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World Perspective | TECHNOLOGY

The Internet Links Iranians to a World Without Borders

October 17, 1998|JOHN DANISZEWSKI | TIMES STAFF WRITER

TEHRAN — Computer entrepreneur Nasser Saadat's three sisters and two brothers live abroad, but he still manages to keep in touch. Even though he lives in Iran, he sometimes chats with his sister in Florida for two hours at a time. He can also tune in to the same radio stations that she hears in the United States.

How is this possible in a country whose testy international relations have kept it largely isolated?

"Through the Internet," explained Saadat, whose Neda Rayaneh Institute sells Net access to about 200 Iranian companies. "It is like having my sister here. So where is the border?"

It used to be that individuals dissatisfied with conditions at home had to go abroad. In today's wired world, they can go online.

Even in Iran, the Internet is winning enthusiasts, especially among young people discouraged by hard economic realities and hankering for contact with the outside world.

There has been a boomlet in private Internet service providers--from two to about a dozen. The country's first cybercafe, Future Road, is opening near Tehran University. At Iran's International Trade Fair last month, students lined up to try 30 terminals offering free Internet access. For many, it was a long-awaited first chance to sample the World Wide Web.

The cost of computers and a fee of about $100 a month to Internet providers tend to limit access to the affluent. Download speeds are limited by poor-quality phone lines. But computers are fairly common in offices, schools and companies.

For those who manage to link up, the Internet is a way to maintain ties with friends and relatives, troll for business or hunt foreign employment and study opportunities. It helps them surmount the political, economic and cultural isolation imposed on Iran by the United States and by Iran's often problematic relations with other countries.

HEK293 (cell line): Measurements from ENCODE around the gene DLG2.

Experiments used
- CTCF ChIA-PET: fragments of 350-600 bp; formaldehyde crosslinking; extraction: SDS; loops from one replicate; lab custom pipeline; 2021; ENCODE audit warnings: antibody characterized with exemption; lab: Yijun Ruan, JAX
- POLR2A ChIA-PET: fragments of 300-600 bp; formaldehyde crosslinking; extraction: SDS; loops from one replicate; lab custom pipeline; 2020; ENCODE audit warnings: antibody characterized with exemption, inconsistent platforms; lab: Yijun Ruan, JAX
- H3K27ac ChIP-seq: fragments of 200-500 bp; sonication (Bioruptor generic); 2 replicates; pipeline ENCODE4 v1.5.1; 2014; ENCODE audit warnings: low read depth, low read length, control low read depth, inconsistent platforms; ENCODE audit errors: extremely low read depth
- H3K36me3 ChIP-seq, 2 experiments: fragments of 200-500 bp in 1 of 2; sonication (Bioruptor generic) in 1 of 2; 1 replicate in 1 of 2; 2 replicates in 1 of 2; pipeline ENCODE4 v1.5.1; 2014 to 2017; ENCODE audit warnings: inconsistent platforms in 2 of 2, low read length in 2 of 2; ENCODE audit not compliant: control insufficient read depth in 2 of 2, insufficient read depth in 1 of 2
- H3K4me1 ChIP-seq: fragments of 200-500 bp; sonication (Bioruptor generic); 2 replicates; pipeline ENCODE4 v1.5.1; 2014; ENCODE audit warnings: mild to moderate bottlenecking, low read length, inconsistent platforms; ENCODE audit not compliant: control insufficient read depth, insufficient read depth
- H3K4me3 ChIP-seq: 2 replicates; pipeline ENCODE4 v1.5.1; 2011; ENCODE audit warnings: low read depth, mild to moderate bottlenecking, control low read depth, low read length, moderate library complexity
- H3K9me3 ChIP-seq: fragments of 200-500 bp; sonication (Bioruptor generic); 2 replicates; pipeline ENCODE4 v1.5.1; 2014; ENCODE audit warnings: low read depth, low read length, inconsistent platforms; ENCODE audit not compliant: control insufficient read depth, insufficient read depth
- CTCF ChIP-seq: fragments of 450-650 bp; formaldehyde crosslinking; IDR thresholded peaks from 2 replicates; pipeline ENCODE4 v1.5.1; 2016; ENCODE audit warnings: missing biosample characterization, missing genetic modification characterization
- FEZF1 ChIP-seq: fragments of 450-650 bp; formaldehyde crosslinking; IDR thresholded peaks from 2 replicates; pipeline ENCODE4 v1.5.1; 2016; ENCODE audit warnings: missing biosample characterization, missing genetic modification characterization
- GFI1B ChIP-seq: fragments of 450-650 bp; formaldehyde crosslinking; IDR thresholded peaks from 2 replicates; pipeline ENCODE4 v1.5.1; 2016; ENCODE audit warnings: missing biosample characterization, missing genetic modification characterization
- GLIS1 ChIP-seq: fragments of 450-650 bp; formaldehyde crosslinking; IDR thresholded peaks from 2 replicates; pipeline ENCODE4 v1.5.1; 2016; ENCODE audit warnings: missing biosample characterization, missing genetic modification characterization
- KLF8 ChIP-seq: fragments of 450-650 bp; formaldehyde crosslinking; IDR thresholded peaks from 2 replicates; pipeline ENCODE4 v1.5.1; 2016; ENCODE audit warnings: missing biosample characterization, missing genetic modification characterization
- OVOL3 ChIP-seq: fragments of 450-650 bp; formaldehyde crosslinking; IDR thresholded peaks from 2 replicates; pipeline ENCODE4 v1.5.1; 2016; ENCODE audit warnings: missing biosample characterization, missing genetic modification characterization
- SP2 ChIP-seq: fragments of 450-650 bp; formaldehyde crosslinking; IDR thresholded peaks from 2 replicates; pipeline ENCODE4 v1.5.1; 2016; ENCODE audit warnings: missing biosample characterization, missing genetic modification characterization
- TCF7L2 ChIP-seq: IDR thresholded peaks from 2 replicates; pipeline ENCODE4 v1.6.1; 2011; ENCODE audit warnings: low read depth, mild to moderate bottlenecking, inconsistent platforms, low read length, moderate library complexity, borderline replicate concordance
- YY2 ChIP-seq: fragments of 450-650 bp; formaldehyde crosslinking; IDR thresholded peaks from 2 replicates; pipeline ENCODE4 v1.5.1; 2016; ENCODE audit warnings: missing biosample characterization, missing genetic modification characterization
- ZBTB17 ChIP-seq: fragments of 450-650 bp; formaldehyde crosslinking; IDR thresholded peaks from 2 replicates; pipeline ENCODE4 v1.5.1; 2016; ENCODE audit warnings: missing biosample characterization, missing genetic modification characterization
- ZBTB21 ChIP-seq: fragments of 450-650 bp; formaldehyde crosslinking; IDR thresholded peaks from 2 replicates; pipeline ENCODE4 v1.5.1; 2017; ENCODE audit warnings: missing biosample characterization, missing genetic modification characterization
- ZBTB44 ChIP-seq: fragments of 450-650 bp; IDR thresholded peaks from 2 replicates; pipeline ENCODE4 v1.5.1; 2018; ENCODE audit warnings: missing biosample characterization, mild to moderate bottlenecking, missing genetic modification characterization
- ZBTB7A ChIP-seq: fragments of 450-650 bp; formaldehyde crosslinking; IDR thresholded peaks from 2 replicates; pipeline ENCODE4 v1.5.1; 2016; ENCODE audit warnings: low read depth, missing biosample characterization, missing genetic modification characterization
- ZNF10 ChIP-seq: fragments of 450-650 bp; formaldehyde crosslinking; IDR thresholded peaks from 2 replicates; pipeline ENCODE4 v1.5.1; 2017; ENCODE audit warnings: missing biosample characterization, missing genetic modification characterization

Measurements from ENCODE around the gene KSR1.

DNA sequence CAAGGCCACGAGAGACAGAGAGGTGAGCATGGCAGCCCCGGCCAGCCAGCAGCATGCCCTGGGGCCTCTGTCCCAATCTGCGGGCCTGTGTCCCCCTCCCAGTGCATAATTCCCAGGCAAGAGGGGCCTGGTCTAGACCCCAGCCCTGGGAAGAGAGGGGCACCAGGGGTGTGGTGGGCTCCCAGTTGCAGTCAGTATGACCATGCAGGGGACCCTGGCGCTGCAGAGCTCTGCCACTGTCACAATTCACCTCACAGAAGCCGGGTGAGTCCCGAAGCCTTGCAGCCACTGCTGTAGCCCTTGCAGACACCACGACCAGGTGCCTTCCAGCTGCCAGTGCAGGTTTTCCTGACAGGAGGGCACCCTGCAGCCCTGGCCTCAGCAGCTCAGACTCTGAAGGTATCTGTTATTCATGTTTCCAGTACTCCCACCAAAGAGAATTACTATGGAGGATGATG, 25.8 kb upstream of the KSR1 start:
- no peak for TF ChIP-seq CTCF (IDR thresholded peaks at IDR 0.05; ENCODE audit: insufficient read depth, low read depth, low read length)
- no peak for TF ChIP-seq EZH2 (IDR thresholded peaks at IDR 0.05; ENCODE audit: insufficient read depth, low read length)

Saadat uses the Web's audio capabilities to cut the high cost of calling the United States.

Even though the Islamic government closely monitors the arts and media, Iran has no legislated barrier to Web access. Nevertheless, those promoting the Internet understand the need for caution.

Saadat voluntarily "filters" Web sites involving pornography, alcohol or those calling for the overthrow of the Islamic regime. "You can teach people to use it in a good way or in a bad way," he said of the Internet.

"We're kind of lucky to have gotten as far as we have," said Berkeley-trained Siavash Shahshanani of Iran's Institute of Studies in Theoretical Physics and Mathematics, who helped obtain Iran's initial Internet connection in 1993. "We stayed low key, and before anyone knew it, the Internet was here."

Advocates of the Internet had to overcome suspicion at home and from the West.

Shahshanani told of a cleric known for condemning the Western cultural invasion who demanded to see how to download a picture. Connections were balky, so it took Shahshanani 15 minutes to capture half the image, a Time magazine cover. The impatient cleric left, convinced that the Iranian state had nothing to fear.

Until 1995, the entire Internet "backbone" was controlled by the U.S. government, and any new link by another country required approval from Washington. One key individual at the National Science Foundation was opposed to Iran's participation, raising fears of espionage or computer sabotage. Others argued the benefit of giving Iranians access to unfettered information.

Tony Rutkowski, a founder of the Internet Society, was on the pro side of that controversy. "What I was able to do, quietly behind the scenes, was to make the case for getting them connected because it facilitated opening up the country," he recalled.

Many Iranians are glad that his argument prevailed.

At the trade fair's Internet booth last month, Faradad Kordmahaleh, an Iranian American from Portland, Ore., had no doubts about the Web's potential to change Iran. "There are thousands and thousands of people here. And why are they here?" he asked. "Because they want to be connected to what is going on outside--they want to be connected any way they can."

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